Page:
The IVR Clinic – with Allison Smith: #2 of The 15 Commandments of IVR

By Allison Smith

The 15 Commandments of IVR

Commandment #2: Thou Shalt Not Create Fake Mailboxes

About a year ago, I recorded an IVR for a small independent dry cleaning business – not really a Mom and Pop company; they were located in outlets across three States, and were doing very well – they prided themselves on fitting in seamlessly into the communities they served and they were at just the right size for their comfort level. When I recorded their system, a request for a total re-record came in (never a good thing) but their reason for the redo was unique and sticks with me to this day: my usual professional tone was seen as too “highbrow” for them. Created too much of a “big company” impression. They didn’t want to be “Martinizing”; they wanted to sound “local”….friendly….and accessible.

This is in sharp contrast with how *most* companies I voice for would like to come across – I would estimate that 80% of the companies who hire me to voice their systems are small and would like to sound bigger. Almost all firms have their eye on growth; the best way to do that is to create the impression that they’re already there.
A common technique to “manufacture” the impression that a company is bigger than it really is, is to invent a lengthy menu of mailboxes which technically don’t exist – an impressive, vast menu which goes on for 12, 13, 14 options or more – all in an attempt to articulate to the caller that they are legitimate; the caller has reached a well-staffed company who needs *that many* mailboxes to keep all requests organized and processed appropriately.

Many (or all) of the mailboxes will re-route to a single point of contact, but as pointed out by Matt Florell of Vicidial (who, along with Jim Van Meggelen, acts as my “IVR Senseis” for this series of articles – their input has already been invaluable) – it’s easy for the person in charge of monitoring the various mailboxes to overlook one or two of them for a couple of weeks, and “then they end up with 300 voicemails and only notice it when Asterisk hits its limit,” warns Matt. “Sending voicemails to an email address and auto-deleting from Asterisk does help with this,” continues Matt: “..but the flip side to that is that your company’s SPAM filter starts to think these messages are SPAM and deletes them.”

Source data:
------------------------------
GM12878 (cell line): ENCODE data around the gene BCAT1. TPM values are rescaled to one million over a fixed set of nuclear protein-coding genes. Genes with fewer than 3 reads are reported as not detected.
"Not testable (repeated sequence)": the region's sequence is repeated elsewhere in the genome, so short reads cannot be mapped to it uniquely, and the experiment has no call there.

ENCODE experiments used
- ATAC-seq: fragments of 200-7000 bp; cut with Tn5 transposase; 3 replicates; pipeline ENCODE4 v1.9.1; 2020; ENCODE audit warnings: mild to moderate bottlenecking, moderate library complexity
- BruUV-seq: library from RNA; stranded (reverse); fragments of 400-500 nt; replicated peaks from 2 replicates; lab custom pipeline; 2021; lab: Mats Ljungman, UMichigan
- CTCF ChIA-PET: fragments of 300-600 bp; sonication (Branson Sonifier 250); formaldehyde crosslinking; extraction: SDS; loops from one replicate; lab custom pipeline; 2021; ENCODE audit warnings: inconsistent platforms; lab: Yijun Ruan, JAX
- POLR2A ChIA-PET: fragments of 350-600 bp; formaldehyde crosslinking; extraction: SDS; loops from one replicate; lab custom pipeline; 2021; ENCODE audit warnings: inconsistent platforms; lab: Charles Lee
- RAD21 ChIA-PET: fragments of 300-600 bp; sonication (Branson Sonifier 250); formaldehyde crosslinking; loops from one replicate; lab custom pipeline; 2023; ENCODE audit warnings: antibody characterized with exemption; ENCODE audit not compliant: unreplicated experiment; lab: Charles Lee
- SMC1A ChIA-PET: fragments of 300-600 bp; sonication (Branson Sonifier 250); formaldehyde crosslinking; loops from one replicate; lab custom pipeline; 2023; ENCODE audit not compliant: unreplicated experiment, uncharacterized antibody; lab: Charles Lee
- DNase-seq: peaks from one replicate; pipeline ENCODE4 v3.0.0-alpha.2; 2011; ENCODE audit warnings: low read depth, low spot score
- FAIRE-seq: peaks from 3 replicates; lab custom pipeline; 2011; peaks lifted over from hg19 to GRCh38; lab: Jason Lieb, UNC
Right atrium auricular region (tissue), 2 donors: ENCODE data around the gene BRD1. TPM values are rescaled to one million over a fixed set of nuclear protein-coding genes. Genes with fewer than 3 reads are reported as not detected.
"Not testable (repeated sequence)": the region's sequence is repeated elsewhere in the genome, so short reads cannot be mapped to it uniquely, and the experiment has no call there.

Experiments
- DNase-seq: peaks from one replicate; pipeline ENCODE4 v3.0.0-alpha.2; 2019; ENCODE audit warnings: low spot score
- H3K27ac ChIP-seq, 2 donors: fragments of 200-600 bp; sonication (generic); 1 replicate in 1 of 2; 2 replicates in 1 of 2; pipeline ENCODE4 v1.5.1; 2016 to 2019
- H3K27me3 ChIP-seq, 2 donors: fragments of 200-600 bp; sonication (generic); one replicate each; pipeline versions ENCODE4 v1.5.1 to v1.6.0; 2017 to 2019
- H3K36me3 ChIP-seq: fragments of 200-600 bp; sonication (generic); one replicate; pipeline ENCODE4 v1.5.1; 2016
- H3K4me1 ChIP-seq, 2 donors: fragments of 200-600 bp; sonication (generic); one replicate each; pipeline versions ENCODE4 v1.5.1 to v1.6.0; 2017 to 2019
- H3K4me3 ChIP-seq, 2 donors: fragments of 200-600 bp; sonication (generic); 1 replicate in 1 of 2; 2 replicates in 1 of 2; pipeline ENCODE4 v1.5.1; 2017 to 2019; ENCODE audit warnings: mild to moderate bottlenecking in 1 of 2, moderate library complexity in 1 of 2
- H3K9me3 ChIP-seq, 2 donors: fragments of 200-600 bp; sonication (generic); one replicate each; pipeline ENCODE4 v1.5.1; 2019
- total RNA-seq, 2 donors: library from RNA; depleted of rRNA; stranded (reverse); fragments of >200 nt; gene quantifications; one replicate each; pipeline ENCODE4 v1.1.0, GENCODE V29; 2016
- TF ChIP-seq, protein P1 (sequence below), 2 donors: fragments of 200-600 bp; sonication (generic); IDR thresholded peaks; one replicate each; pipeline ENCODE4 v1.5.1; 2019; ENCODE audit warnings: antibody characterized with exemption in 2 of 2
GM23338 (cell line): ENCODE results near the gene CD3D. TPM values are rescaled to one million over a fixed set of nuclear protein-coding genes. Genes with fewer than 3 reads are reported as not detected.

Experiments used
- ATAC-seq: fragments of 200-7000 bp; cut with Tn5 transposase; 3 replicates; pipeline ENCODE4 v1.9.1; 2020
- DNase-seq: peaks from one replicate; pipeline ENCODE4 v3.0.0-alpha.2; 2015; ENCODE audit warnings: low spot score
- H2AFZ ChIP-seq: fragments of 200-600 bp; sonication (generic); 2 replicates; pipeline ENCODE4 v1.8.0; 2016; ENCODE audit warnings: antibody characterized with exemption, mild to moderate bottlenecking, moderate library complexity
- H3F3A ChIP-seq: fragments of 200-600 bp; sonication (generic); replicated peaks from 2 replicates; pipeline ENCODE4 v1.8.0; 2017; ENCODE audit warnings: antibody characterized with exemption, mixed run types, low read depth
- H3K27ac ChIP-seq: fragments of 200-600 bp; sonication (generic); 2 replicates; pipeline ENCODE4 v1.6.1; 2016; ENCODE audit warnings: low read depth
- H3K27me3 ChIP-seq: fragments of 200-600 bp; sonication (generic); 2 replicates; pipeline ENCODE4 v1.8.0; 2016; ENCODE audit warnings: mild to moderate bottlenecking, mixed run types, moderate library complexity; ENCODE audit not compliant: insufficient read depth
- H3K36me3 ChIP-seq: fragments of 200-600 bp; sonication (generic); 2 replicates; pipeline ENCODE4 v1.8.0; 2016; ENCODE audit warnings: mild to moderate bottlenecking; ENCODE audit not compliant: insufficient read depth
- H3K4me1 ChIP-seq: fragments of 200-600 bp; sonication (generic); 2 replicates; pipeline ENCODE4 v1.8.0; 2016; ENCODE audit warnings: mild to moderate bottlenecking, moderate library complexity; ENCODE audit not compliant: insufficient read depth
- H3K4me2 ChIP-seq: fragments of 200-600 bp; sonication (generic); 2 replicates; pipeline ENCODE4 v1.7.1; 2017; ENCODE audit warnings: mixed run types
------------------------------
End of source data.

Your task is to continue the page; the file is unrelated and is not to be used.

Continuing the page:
I submit to all IVR designers the importance of keeping the opening menu as simple as possible to navigate around – and this means to only feature the mailboxes which are actually assigned. It respects the caller’s time; it streamlines the system, and it prevents missed messages and botched follow-through. The idea that a more impressive feeling is created with a menu full of unnecessarily bloated options is counter what you’ve possibly encountered in your own telephone experiences – personally, I’m usually grateful for three or four simple options, narrowing down the likelihood in my mind that I have chosen the correct department for my inquiry.

Next installment in The IVR Clinic’s “15 Commandments of IVR” is #3: Keep Things Simple.
Thanks for reading!

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There Are 4 Comments

  • Kyle says:

    I’m inserting voicemessages into my email via a script that dumps it in via imap instead of running sendmail. Upside no spam filter to worry about, downside is my asterisk box has my email password.

    Also, http:// is missing from the link on your picture

  • jtodd says:

    Fixed the link on the picture – thanks for catching it! Also: did you know there is an imap functionality built into the voicemail that comes with Asterisk? It’s been there for a while, but may not be in whatever version you’re running.

  • Gus says:

    It amazes me how some people still belive that complex is better. Simplicity must always be the guideline. If there should be any complexity, it should lie on the system, not on the user.

  • You are right on target IMHO! Bigger is not better… I personally tire of places that have long menus, and one of our employees just today tried to call some people that we do work for, to find out they have a Sales Dept, Technical Support Department and some other department that goes to the same person. “7333 for Sales, 7334 for Support”, egads… Give me a break.

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About the Author

Allison Smith

If you’ve listened to the public airwaves, used an automated phone system, participated in a phone survey, or even used a talking thermostat, you’re familiar with Allison Smith. One of the most prevalent telephone voices in the world today, Allison has voiced platforms for Vonage, Bell Canada, Cingular, Verizon, Qwest, Twitterfone, Hawaiian Telcom – as well as being the voice of the Asterisk Open Source PBX. Clients include Marriot Hotels, 3M, Pfizer, Toyota, Victoria’s Secret, Bank of America and EBay among many others. Her website is and

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